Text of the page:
Blog: Women in Science Day
11 February 2020
Blog: Women in Science Day
by Kate Cartmell-Done
I am a peatland support officer, supporting our peatland project field officers to deliver restoration, and I’ve been in the role here at the North Pennines AONB Partnership for five months. Peat bogs are important because they store carbon and help with other things like slowing the flow of water from the hills to reduce the impact of flooding downstream.
I chose this career path because I love being able to work outdoors and I’m really interested in bogs (oddly), but I didn’t always intend to work in conservation and wasn’t even aware it was an option. It was only really by accident that I ended up doing an apprenticeship in it because I hated doing my A-levels and didn’t want to go to university. I wasn’t even that keen on the idea, but after a couple of weeks I realised it was exactly what I wanted to be doing and that I’d been very lucky to fall into it. My boss encouraged me to try working with the peatland team and the rest is history.
I was an apprentice conservation officer for two years at Cumbria Wildlife Trust where I spent a lot of time working with the peat team getting experience of surveying and restoration, and then I did an undergraduate degree in ecology.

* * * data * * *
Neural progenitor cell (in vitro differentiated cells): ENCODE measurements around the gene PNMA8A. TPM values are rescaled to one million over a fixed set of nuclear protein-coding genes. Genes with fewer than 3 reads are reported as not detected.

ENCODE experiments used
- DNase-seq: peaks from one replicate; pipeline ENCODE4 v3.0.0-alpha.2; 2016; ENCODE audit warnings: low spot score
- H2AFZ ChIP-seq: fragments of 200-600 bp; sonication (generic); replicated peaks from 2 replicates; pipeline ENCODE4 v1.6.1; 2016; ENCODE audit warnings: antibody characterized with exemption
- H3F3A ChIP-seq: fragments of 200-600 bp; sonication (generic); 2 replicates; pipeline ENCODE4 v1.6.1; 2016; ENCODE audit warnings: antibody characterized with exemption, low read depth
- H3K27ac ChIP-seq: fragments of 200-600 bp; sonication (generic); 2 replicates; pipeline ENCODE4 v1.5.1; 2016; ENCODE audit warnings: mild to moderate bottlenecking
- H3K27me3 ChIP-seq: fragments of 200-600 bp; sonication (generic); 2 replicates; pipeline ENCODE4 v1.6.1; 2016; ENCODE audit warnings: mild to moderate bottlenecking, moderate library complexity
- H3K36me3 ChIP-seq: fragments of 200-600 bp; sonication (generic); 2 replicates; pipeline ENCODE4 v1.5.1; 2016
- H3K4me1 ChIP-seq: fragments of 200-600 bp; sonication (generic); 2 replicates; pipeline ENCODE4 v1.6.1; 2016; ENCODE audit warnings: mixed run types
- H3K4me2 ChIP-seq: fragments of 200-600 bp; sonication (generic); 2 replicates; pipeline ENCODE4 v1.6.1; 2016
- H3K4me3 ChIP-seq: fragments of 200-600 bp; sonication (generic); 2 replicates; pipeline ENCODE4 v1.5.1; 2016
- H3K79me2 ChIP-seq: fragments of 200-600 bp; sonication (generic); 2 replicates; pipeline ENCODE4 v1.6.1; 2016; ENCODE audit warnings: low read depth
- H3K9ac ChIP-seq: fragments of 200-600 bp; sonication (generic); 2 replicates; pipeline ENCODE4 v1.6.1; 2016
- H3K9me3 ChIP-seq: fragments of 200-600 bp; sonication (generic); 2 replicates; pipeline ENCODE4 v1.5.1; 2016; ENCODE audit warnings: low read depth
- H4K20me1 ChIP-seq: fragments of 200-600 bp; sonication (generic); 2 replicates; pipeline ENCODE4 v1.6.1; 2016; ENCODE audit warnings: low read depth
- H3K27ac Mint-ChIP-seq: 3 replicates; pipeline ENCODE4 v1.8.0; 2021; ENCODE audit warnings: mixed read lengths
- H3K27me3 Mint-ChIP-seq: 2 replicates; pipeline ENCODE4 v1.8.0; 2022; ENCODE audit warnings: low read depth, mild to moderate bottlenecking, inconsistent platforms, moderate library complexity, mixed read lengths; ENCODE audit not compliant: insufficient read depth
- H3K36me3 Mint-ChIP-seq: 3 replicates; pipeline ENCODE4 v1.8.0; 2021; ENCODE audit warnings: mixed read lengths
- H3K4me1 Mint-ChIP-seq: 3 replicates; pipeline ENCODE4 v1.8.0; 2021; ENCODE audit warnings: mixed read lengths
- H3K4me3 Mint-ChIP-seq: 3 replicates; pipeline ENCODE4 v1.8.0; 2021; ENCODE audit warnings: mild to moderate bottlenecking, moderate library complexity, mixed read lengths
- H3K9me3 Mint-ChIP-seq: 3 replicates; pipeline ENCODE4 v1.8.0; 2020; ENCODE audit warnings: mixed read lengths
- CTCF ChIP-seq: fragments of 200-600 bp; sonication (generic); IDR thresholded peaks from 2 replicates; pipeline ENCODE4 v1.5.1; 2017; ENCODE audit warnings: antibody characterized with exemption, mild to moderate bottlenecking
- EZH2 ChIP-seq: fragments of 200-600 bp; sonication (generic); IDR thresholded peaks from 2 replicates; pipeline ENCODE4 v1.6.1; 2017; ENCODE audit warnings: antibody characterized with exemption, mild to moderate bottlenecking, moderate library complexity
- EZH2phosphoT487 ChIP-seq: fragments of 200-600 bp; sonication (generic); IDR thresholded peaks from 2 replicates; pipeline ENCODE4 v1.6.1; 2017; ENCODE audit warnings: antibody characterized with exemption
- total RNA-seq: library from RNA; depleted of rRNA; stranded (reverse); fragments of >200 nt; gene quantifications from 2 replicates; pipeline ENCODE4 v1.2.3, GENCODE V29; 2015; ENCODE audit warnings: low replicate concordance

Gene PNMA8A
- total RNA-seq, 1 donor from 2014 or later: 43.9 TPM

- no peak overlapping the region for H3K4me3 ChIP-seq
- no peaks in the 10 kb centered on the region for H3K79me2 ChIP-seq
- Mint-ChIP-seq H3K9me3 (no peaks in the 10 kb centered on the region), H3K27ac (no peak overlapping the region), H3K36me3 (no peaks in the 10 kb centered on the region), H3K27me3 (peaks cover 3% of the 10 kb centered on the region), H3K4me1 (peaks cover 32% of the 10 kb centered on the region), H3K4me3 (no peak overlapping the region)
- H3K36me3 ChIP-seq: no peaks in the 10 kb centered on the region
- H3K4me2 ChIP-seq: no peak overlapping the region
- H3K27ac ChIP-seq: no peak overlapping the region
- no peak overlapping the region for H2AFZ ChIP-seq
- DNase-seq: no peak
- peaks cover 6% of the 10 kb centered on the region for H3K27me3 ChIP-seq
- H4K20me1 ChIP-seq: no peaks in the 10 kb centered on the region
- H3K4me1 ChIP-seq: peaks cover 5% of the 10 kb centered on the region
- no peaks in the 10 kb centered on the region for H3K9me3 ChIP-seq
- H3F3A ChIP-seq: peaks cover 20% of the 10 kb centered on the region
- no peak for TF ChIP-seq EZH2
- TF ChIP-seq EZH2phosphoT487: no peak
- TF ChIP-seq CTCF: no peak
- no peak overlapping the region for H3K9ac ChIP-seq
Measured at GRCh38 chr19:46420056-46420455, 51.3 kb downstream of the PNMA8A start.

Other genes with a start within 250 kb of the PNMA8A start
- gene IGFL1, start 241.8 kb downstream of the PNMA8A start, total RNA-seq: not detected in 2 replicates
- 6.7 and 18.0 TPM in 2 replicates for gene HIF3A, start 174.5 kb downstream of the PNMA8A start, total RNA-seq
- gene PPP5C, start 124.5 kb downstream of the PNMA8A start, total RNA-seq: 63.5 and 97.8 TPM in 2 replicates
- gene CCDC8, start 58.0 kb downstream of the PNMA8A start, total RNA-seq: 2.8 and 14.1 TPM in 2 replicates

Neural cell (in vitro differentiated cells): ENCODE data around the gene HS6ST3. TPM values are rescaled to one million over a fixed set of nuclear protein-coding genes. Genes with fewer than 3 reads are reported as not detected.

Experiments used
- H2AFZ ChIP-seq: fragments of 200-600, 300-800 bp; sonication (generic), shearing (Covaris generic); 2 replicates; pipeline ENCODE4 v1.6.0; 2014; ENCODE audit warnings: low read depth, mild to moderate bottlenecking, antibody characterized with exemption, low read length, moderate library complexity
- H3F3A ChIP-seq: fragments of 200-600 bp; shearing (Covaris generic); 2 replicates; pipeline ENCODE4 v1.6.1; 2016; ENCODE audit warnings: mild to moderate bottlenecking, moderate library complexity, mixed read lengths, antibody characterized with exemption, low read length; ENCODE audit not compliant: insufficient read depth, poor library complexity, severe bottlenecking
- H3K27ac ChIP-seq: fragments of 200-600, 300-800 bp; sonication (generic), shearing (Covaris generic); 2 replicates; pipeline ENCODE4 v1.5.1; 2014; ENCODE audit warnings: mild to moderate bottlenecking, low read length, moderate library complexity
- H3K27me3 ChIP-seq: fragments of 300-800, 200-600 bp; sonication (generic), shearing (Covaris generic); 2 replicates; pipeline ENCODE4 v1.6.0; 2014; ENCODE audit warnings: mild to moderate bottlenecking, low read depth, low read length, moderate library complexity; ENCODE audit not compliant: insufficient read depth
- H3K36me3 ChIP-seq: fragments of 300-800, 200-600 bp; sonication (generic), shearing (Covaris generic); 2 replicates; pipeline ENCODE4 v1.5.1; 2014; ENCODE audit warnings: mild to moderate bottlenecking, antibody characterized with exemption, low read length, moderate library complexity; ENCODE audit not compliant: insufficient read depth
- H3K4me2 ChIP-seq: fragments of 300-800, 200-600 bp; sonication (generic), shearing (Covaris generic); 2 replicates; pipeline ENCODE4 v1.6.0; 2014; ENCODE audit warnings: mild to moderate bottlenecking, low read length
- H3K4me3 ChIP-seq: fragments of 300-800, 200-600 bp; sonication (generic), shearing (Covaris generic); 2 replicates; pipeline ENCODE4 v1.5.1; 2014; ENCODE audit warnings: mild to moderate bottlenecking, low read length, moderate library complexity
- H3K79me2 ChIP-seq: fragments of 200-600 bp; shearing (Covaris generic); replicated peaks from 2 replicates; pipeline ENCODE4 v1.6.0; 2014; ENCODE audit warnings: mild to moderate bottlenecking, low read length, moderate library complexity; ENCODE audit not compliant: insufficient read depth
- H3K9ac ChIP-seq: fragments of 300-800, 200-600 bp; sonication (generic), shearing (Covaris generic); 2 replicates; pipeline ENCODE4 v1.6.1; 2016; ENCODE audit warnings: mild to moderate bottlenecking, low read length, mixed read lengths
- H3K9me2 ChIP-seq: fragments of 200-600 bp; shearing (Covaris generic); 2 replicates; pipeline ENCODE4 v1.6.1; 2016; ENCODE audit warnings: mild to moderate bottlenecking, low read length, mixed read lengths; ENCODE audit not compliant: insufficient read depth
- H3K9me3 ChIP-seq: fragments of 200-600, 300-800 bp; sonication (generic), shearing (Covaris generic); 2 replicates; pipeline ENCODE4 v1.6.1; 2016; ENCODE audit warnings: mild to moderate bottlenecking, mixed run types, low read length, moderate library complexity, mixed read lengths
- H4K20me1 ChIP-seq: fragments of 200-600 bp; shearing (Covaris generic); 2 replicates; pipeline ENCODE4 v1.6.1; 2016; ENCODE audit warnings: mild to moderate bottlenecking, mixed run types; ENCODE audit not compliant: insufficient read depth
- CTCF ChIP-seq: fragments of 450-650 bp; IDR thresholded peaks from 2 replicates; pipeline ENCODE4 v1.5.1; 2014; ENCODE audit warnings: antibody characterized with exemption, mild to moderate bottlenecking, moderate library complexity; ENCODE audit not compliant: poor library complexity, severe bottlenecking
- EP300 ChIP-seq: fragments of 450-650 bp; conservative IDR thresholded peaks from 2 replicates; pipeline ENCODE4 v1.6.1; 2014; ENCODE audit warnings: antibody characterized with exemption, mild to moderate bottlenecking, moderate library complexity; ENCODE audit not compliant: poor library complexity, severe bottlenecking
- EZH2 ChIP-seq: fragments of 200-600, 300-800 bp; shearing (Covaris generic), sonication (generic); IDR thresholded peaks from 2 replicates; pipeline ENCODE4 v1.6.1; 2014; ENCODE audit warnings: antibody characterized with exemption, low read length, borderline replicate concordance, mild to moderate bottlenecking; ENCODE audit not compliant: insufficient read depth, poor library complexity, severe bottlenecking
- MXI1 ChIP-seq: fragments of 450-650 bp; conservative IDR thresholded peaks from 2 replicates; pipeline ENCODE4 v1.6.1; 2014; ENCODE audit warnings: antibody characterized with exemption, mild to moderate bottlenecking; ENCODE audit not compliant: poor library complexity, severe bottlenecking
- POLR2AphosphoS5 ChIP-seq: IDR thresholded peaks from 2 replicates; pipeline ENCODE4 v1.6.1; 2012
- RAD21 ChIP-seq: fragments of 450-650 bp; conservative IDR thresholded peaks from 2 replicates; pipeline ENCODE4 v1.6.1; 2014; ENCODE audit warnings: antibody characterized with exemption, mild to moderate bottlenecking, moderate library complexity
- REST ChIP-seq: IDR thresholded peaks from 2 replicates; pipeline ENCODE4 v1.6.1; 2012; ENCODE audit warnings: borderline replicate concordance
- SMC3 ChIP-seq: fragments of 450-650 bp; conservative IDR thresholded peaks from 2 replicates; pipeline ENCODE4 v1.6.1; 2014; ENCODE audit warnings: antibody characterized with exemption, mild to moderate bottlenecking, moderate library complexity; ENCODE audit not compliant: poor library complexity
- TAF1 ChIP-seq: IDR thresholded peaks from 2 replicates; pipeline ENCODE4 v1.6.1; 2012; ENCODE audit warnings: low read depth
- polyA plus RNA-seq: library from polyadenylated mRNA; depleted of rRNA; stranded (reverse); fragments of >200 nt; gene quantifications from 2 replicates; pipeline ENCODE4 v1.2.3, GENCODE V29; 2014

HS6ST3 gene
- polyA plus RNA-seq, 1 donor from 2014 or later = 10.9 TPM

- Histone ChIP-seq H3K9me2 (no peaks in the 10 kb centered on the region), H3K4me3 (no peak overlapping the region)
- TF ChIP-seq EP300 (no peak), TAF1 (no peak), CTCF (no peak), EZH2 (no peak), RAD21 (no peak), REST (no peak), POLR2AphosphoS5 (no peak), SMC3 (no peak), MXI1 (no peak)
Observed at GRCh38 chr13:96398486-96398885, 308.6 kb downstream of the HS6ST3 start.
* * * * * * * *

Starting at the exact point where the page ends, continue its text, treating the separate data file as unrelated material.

I think the job is unique because we get to see so many different places and work with so many different people. In one week I might visit three or four different sites which could be anywhere in Cumbria, County Durham, Northumberland or Yorkshire so I get to see some great places. We talk to landowners, gamekeepers, farmers and contractors, as well as other conservationists, and coordinate with them all to get restoration work done. This is different from some other conservation jobs where mainly practical work is involved. As part of the role I spend some time flying a drone to capture images of restoration sites which we use to assess what restoration is needed and what impact it has had. Not a skill I thought I’d need!
The best part of my job is going for a lovely long walk in the hills on a sunny day (this is also the worst part when it’s pouring down and freezing!) and seeing sites where we’ve been able to make a real difference, with new vegetation growing and the rewetting of the bog starting to take effect.
My advice would be to get as much experience as possible – I have been incredibly lucky to get my dream job so soon after my degree and it wouldn’t have happened without my apprenticeship. For me, getting some work experience before university was really important for working out what I enjoyed and gaining some confidence, so I would really recommend it.
I know that the work I do in peatland restoration makes a real difference, and I’m actively involved in the efforts to help reduce the UK’s carbon emissions. Working on something that directly helps to tackle climate change is really special.